Aliens, Aircraft, Jabs and Otters

Waving farewell to all the activities at Trent Junction, we chose our path carefully, and headed off down the River Soar. Initially very winding, with loads of fat bottomed girls and not a few Dutch barges too, we soon got to Redhill. The alien invasion seems to have temporarily stalled East of the river, but it’s still worrying.

Aliens at Redhill

This section of the Soar is right under the final approach for East Midlands Airport, and even if RyanAir were cancelling flights left right and centre, they were still piling into East Midlands. Actually that’s an unfortunate choice of words, as Kegworth, where we intended to stop for the night, was the scene of an infamous disaster that eventually caused major changes in commercial aviation training and operations.

The few moorings at Kegworth Flood Lock were occupied. Some people were returning to their two boats – Joss and Corniche – after visiting the shops, but were staying put to watch the Grand Prix (whatever that is). They were quite happy for us to breast up while we went shopping.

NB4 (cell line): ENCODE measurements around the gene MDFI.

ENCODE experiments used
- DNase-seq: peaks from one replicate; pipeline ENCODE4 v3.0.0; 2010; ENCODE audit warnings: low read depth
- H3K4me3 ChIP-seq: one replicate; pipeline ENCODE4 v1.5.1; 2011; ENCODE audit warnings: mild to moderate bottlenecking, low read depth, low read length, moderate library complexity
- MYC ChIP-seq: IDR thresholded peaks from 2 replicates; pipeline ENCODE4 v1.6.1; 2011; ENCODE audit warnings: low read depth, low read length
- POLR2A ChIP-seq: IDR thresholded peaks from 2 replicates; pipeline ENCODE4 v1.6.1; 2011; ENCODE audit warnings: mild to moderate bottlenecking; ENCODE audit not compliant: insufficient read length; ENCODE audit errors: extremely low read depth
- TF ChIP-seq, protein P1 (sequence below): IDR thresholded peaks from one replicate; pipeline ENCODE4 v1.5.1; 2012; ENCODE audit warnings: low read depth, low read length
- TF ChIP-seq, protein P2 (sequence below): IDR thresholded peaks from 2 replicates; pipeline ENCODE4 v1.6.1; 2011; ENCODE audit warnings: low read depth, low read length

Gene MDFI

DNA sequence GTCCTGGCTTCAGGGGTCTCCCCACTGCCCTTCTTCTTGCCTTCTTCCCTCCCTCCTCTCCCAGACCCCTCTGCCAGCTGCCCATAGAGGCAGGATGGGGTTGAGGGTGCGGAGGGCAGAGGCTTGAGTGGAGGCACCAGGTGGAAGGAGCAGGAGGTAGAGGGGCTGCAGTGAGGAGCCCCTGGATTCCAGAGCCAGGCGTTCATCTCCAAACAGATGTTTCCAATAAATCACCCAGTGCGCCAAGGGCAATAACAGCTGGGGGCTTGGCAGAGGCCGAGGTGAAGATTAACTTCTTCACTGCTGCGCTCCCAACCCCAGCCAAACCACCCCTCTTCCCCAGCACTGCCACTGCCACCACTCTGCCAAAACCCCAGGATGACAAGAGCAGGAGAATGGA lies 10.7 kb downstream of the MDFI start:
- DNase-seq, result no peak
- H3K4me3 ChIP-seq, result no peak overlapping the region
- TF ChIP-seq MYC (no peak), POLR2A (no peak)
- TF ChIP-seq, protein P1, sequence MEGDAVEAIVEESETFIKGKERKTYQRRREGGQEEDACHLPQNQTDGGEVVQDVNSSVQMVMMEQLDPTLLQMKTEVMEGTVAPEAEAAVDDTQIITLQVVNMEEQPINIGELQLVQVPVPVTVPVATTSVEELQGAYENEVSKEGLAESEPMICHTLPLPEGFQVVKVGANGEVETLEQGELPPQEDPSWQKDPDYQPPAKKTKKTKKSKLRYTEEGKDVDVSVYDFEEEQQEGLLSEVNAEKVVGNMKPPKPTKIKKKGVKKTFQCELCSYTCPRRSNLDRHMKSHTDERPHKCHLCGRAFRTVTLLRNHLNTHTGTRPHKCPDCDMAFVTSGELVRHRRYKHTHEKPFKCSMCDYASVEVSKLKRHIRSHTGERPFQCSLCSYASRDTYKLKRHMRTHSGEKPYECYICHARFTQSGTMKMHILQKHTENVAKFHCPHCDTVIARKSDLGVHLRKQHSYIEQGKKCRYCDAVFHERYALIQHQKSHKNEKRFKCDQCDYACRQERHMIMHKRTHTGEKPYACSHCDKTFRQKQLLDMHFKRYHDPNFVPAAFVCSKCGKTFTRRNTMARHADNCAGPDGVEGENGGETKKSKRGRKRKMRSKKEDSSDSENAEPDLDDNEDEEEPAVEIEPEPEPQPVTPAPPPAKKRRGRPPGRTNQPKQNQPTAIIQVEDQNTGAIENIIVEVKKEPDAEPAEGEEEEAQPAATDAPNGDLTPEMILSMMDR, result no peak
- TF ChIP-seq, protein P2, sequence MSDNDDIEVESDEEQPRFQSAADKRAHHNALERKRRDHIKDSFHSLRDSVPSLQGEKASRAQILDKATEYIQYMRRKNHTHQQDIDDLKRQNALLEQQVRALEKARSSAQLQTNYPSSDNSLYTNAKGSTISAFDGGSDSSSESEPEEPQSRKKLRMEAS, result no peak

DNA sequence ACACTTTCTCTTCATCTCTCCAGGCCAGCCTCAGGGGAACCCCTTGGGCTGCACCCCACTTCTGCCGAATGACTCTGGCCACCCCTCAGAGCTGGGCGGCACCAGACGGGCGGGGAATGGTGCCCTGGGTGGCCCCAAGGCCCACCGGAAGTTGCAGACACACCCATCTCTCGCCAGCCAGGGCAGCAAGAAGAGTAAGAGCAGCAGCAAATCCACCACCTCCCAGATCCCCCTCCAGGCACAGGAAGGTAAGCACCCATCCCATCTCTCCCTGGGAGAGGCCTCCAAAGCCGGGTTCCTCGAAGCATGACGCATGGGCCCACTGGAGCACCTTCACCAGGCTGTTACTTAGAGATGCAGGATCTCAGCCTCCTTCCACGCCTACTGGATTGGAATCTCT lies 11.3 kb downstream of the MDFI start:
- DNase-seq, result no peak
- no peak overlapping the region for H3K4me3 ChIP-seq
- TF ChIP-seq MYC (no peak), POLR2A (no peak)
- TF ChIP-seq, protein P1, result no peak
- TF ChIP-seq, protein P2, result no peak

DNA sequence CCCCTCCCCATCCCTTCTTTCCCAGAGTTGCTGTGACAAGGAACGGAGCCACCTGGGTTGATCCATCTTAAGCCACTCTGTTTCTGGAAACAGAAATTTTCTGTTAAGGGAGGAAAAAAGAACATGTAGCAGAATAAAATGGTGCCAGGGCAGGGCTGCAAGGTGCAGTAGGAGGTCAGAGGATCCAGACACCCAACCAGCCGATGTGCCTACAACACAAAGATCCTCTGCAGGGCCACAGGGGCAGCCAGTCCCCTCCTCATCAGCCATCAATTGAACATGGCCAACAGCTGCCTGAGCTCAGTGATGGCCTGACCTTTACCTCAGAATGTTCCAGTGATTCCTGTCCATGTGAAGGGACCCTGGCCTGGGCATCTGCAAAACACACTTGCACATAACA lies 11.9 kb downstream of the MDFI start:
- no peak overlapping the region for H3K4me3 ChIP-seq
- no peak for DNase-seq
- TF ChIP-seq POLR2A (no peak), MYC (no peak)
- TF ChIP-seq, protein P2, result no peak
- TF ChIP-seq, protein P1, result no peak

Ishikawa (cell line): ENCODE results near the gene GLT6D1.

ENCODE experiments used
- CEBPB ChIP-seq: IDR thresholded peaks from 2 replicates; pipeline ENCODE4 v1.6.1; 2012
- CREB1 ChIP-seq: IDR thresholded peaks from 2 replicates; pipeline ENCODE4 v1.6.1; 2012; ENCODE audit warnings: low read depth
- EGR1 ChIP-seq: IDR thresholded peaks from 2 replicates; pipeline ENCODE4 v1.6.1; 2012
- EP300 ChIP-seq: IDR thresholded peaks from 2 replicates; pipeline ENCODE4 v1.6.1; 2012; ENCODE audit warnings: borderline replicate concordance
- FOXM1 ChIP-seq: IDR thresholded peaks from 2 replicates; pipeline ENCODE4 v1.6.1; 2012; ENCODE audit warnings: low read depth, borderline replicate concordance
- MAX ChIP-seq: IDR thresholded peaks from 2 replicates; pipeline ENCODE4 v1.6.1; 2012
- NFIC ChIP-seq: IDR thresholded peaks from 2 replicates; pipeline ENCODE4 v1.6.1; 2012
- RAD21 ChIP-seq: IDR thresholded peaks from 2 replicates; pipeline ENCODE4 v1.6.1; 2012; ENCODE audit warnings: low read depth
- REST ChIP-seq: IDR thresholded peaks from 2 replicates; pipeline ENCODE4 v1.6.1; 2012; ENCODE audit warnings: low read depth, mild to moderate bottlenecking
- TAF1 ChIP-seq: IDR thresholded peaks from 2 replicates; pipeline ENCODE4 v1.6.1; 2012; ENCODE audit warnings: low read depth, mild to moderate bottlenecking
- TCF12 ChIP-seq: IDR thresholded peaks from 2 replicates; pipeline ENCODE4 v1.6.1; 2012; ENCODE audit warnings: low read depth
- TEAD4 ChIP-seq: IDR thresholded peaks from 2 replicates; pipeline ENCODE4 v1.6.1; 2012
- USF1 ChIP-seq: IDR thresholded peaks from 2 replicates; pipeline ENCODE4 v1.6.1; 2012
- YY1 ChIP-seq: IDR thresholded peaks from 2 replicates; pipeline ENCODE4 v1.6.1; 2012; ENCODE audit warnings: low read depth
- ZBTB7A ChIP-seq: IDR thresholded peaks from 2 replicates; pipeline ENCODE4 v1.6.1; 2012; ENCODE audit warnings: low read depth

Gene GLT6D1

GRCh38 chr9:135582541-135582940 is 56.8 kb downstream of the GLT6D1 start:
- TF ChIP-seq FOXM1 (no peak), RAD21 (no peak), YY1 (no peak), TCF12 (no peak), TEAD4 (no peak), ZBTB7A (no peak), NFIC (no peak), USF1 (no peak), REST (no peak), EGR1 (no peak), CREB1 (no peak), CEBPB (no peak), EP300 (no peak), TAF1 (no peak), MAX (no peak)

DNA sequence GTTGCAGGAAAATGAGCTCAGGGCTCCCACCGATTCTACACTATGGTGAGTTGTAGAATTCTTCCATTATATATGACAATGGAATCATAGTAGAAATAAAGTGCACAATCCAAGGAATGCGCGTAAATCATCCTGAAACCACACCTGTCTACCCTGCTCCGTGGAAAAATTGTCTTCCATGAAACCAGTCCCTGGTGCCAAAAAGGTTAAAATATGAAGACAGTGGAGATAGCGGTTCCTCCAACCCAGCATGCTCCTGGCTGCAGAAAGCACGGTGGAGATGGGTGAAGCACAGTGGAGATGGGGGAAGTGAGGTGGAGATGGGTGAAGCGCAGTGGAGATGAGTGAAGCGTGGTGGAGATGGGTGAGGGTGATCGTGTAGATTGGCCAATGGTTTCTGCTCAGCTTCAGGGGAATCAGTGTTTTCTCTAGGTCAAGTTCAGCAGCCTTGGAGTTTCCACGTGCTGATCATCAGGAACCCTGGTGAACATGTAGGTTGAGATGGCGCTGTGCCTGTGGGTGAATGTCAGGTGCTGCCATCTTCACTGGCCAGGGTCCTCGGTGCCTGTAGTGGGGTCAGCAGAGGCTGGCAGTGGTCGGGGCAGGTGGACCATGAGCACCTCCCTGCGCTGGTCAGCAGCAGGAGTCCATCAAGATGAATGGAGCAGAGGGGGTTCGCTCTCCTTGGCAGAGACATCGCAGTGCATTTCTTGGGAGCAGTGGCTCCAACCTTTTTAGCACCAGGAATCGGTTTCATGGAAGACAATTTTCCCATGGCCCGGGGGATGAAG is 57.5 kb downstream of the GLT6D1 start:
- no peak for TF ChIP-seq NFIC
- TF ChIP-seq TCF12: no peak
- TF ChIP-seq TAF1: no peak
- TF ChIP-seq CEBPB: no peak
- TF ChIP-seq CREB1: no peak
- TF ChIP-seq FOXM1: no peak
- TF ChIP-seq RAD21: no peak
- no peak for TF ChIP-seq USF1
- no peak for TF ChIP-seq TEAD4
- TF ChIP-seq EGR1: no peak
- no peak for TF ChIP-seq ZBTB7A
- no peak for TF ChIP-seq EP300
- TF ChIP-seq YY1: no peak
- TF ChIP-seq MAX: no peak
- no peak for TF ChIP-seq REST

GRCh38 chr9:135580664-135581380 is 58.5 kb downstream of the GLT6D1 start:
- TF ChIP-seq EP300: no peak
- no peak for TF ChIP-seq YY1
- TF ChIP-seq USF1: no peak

Needing to fill some prescriptions as well as the fridge, we climbed up the hill to the village, ducking each time Michael O’Leary’s finest swept overhead so low you could count the rivets, and we popped into the smallest Boots we’d ever seen. The delightful pharmacist didn’t need to check her stock – she knew immediately she’d got what we needed (we couldn’t easily return to collect if out of stock). And then said “while you’re here, would you like a flu jab – I can do it immediately”. We thought we were going to have to wait until we got home, or somehow make an appointment somewhere en-route. And then she sorted out a minor problem for SWMBO with something cheap and cheerful. Made a real change from some of the grumpy ones you come across.

Returning to the boat, somewhat concerned that it was getting late in the afternoon, and on some rivers suitable moorings can be difficult to find, we untied from Josh and carried on down a delightful section of the River Soar.

The chief otter spotter – a bit out of practice as it’s a while since we’ve been to Mull – was delighted to spot one just when we needed to. It seemed an opportune time to call it a day, and go for something to eat before watching the planes landing just a little behind us.

The OtterRiver Soar

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